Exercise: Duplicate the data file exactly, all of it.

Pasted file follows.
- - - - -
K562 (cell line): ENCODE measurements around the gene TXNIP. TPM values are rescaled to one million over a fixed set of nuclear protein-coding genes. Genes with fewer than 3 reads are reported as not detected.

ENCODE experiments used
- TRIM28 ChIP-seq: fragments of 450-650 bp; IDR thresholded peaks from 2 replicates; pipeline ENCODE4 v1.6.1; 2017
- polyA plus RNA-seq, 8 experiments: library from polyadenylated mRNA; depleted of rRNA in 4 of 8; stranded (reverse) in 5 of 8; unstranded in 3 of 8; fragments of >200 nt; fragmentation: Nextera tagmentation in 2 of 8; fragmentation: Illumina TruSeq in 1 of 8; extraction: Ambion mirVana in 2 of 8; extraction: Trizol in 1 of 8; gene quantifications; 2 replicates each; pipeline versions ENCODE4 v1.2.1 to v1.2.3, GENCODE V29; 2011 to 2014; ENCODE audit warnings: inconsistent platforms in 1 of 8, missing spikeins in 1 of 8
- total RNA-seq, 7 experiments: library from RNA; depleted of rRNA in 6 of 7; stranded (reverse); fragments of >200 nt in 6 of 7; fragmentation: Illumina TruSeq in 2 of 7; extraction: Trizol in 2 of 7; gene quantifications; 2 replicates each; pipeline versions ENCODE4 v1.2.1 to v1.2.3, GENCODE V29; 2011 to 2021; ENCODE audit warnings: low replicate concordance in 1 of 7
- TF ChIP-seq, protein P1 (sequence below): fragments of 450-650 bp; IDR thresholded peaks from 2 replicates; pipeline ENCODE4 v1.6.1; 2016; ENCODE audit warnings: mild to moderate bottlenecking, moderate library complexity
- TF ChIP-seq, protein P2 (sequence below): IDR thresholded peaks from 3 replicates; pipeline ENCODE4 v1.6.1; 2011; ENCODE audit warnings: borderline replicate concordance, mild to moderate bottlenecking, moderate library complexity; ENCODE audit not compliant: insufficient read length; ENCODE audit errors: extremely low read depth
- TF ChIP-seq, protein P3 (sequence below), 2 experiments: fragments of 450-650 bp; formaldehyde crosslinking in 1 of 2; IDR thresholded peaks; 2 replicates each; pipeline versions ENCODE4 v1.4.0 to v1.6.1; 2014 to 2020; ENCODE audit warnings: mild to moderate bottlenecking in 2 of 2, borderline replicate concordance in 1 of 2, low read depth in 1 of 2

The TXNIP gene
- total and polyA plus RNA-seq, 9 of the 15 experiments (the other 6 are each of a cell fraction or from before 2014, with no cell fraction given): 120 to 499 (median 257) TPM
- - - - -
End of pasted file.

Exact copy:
K562 (cell line): ENCODE measurements around the gene TXNIP. TPM values are rescaled to one million over a fixed set of nuclear protein-coding genes. Genes with fewer than 3 reads are reported as not detected.

ENCODE experiments used
- TRIM28 ChIP-seq: fragments of 450-650 bp; IDR thresholded peaks from 2 replicates; pipeline ENCODE4 v1.6.1; 2017
- polyA plus RNA-seq, 8 experiments: library from polyadenylated mRNA; depleted of rRNA in 4 of 8; stranded (reverse) in 5 of 8; unstranded in 3 of 8; fragments of >200 nt; fragmentation: Nextera tagmentation in 2 of 8; fragmentation: Illumina TruSeq in 1 of 8; extraction: Ambion mirVana in 2 of 8; extraction: Trizol in 1 of 8; gene quantifications; 2 replicates each; pipeline versions ENCODE4 v1.2.1 to v1.2.3, GENCODE V29; 2011 to 2014; ENCODE audit warnings: inconsistent platforms in 1 of 8, missing spikeins in 1 of 8
- total RNA-seq, 7 experiments: library from RNA; depleted of rRNA in 6 of 7; stranded (reverse); fragments of >200 nt in 6 of 7; fragmentation: Illumina TruSeq in 2 of 7; extraction: Trizol in 2 of 7; gene quantifications; 2 replicates each; pipeline versions ENCODE4 v1.2.1 to v1.2.3, GENCODE V29; 2011 to 2021; ENCODE audit warnings: low replicate concordance in 1 of 7
- TF ChIP-seq, protein P1 (sequence below): fragments of 450-650 bp; IDR thresholded peaks from 2 replicates; pipeline ENCODE4 v1.6.1; 2016; ENCODE audit warnings: mild to moderate bottlenecking, moderate library complexity
- TF ChIP-seq, protein P2 (sequence below): IDR thresholded peaks from 3 replicates; pipeline ENCODE4 v1.6.1; 2011; ENCODE audit warnings: borderline replicate concordance, mild to moderate bottlenecking, moderate library complexity; ENCODE audit not compliant: insufficient read length; ENCODE audit errors: extremely low read depth
- TF ChIP-seq, protein P3 (sequence below), 2 experiments: fragments of 450-650 bp; formaldehyde crosslinking in 1 of 2; IDR thresholded peaks; 2 replicates each; pipeline versions ENCODE4 v1.4.0 to v1.6.1; 2014 to 2020; ENCODE audit warnings: mild to moderate bottlenecking in 2 of 2, borderline replicate concordance in 1 of 2, low read depth in 1 of 2

The TXNIP gene
- total and polyA plus RNA-seq, 9 of the 15 experiments (the other 6 are each of a cell fraction or from before 2014, with no cell fraction given): 120 to 499 (median 257) TPM